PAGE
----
Barnes & Noble shares drop after Nook spin-off talk

Nathan Pensky · January 20, 2012 · Short URL:

Barnes & Noble's shares have dropped 17% since all the talk of spinning off the Nook started

Remember a few weeks ago, when we reported that Barnes & Noble was planning on possibly spinning off its Nook division into a separate business? Well, it seems that the gods of finance had something to say about that. Since then, the book sellers' shares have plummeted 17%, a loss of $139 million in market value. Yikes, that's a lot of copies of David Copperfield...

It seems that said Barnes & Noble shareholder didn't want to the flagging Barnes & Noble non-digital properties to be severed from the thriving Nook division, which according to one report has grown to produce $1.5 billion in annual revenue since its 2009 launch.

At the time of the announcement of the company's Nook-spinning intentions on January 5, Barnes & Noble had just sold its publishing company, Sterling Publishing, which it had acquired in 2003 for $115 million. Non-digital book sales experienced only about 4.5% growth over 2011, and the company's Q3 reports showed a $6.6 million loss, with overall sales dropping 0.6% to $1.89 billion, as compared to $1.90 billion for the same period a year earlier.

CEO William Lynch has tried to reassure shareholders that, in spite of talk of the Nook spin-off, the company is on track.

“[The Nook] has been nothing short of vital,” said Lynch to Business Week. "Nook and Barnes & Noble [won't] sever the relationship. In fact, it’s just the opposite. We have plans to expand the footprint of Nook in our stores. We are doubling down.”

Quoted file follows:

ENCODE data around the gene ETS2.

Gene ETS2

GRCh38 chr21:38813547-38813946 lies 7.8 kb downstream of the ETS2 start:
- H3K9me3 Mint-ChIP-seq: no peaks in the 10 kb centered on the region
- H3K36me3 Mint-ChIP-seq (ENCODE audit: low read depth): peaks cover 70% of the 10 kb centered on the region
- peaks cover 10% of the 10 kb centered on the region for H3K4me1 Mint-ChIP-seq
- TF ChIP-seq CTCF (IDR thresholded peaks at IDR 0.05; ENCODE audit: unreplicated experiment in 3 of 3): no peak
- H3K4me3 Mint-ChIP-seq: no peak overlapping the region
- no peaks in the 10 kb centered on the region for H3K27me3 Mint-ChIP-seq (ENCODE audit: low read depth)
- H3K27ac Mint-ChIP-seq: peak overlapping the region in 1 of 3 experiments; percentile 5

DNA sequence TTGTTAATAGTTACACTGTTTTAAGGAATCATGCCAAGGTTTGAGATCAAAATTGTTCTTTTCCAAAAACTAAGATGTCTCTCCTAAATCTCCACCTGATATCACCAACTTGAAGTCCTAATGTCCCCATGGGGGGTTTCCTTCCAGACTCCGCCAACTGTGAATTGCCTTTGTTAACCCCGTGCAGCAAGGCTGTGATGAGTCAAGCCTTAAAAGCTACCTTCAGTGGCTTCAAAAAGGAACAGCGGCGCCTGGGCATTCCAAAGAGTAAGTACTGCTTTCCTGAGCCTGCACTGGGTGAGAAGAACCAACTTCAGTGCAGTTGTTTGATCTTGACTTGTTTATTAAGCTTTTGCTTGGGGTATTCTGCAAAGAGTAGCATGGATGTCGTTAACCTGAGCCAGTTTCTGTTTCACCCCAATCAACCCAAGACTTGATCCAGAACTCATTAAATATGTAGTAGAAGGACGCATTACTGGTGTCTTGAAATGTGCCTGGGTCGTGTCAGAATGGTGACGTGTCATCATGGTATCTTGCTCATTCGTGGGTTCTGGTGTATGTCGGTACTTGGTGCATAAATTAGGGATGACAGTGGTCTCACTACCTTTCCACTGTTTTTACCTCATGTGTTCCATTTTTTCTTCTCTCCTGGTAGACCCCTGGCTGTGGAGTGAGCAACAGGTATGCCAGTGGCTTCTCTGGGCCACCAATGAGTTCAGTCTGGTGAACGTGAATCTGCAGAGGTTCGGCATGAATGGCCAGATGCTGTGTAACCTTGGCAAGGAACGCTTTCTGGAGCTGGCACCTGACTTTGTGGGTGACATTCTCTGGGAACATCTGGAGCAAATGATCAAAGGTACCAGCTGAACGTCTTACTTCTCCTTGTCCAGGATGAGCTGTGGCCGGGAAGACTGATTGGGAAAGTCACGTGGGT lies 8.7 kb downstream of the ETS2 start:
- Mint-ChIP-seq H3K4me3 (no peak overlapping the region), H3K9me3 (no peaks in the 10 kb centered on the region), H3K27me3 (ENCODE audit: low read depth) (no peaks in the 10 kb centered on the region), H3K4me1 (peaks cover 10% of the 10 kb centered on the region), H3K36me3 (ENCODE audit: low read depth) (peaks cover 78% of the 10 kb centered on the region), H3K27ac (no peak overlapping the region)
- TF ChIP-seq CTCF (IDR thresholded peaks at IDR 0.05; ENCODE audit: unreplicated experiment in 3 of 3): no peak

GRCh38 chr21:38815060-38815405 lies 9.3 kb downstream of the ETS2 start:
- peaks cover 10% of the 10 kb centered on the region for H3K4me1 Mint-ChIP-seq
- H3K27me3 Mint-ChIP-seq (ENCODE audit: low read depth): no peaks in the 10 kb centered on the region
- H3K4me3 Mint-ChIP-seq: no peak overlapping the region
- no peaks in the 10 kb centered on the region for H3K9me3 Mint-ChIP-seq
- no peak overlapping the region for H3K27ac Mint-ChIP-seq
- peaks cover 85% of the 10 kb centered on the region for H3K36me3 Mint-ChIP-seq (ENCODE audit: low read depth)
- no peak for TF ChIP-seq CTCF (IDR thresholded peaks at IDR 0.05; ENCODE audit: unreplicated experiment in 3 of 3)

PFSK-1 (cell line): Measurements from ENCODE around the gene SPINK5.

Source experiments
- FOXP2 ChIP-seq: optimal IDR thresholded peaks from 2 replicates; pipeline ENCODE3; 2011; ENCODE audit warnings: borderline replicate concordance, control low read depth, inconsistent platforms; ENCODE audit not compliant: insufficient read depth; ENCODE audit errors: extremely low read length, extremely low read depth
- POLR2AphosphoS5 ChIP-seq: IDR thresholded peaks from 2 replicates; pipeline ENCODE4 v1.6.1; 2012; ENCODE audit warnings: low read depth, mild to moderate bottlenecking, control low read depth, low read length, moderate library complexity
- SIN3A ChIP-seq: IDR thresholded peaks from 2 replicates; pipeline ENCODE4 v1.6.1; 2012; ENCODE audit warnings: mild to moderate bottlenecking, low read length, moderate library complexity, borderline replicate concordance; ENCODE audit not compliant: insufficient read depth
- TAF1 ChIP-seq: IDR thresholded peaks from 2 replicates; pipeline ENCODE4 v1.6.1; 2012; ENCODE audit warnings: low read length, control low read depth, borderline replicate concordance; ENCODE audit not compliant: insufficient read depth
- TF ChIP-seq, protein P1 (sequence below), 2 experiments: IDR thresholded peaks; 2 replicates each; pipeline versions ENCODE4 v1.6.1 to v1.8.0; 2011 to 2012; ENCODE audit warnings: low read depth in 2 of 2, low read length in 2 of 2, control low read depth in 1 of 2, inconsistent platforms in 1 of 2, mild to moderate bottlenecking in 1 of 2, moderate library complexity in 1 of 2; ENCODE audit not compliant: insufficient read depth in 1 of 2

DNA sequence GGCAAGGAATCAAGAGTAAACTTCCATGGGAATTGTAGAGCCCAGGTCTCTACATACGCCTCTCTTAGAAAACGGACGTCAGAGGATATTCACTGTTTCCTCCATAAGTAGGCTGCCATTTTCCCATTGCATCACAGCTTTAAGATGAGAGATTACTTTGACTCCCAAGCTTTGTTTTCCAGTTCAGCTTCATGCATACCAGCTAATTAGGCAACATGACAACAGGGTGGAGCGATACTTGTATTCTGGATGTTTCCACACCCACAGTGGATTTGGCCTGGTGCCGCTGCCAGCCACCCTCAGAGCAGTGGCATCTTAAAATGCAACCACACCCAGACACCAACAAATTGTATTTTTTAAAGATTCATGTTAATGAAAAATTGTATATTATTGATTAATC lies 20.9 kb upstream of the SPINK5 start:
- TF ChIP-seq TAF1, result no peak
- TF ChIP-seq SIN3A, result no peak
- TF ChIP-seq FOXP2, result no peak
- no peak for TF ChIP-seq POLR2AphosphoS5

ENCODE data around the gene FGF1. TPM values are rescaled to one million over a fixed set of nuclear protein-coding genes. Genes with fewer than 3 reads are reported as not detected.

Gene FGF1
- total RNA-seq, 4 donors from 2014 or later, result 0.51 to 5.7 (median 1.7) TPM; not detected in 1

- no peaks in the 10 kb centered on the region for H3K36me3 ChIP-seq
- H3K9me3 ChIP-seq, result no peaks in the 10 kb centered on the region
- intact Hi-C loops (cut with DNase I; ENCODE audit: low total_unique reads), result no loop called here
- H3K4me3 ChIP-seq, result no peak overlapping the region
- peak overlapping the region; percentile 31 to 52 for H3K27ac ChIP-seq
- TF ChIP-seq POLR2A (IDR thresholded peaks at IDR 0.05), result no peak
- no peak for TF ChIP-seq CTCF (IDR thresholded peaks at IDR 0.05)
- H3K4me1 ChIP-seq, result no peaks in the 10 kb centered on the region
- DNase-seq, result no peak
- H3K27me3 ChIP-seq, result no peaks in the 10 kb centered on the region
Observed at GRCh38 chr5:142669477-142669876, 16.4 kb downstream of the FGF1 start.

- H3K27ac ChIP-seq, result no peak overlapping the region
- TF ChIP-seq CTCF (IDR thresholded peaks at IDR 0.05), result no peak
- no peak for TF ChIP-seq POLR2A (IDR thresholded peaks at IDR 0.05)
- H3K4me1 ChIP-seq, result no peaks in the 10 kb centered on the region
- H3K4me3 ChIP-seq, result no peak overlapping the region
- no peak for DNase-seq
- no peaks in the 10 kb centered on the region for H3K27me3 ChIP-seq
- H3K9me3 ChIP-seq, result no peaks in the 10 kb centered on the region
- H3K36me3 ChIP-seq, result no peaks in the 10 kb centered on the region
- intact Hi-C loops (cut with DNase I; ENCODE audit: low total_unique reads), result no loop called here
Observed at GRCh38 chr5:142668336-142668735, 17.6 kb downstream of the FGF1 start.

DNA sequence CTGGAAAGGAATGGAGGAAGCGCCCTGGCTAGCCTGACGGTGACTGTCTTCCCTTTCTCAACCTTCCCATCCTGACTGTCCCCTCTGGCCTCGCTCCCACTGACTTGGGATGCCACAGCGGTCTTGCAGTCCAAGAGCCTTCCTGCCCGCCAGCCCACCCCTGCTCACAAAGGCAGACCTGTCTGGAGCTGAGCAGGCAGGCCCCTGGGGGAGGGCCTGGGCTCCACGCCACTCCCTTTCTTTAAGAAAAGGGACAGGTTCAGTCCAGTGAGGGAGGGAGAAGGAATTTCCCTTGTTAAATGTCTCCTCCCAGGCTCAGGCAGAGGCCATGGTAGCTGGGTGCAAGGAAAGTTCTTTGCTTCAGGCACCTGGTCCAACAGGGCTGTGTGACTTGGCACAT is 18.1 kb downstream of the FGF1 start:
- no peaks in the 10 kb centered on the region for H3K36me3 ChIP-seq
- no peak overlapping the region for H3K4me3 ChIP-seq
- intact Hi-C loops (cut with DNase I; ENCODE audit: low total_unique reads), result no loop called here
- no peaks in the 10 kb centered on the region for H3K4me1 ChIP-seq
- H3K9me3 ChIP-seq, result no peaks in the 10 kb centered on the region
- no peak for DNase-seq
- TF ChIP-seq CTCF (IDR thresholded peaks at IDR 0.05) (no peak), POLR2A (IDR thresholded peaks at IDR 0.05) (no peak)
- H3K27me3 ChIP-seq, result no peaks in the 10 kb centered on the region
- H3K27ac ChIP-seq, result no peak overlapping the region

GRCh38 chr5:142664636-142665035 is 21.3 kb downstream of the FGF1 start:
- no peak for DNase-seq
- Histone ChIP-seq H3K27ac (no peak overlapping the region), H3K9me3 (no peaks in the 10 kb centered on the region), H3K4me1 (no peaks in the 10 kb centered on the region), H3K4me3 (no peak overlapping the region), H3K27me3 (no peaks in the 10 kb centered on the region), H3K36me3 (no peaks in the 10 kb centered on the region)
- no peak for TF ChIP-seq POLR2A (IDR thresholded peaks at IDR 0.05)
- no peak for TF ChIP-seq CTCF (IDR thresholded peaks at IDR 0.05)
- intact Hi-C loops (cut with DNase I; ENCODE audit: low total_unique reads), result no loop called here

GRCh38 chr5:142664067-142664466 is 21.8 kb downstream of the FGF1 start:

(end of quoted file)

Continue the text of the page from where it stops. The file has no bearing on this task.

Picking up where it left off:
Speaking of the Nook footprint in physical Barnes & Noble stores, the company has built "Nook boutiques" in 40 of the company's largest stories, with more of these boutiques to open in 2012. They are reportedly modeled more closely after the Apple Stores, rather than conventional book stores, with minimalist design and tech-savvy employees.

As things stand, Barnes and Noble has shown signs of moving forward with the Nook spin-off, in spite of the warning signs in the stock market. An anonymous source close to ongoing talks in the upper reaches of the company's management have indicated to Business Week that the spun-off Nook business may sell a minority interest of its stock after an initial public offering, and that it hopes to be perceived as a tech business.

Barnes & Noble would maintain a majority holding of the Nook business, such that the value assigned to the Nook would be reflected in Barnes & Noble stock.

We'll have to wait and see if Barnes & Noble can keep up to compete with Amazon and Apple in the e-reader game, or if, as some have speculated, they'll go the way of their one-time competitor, Borders.

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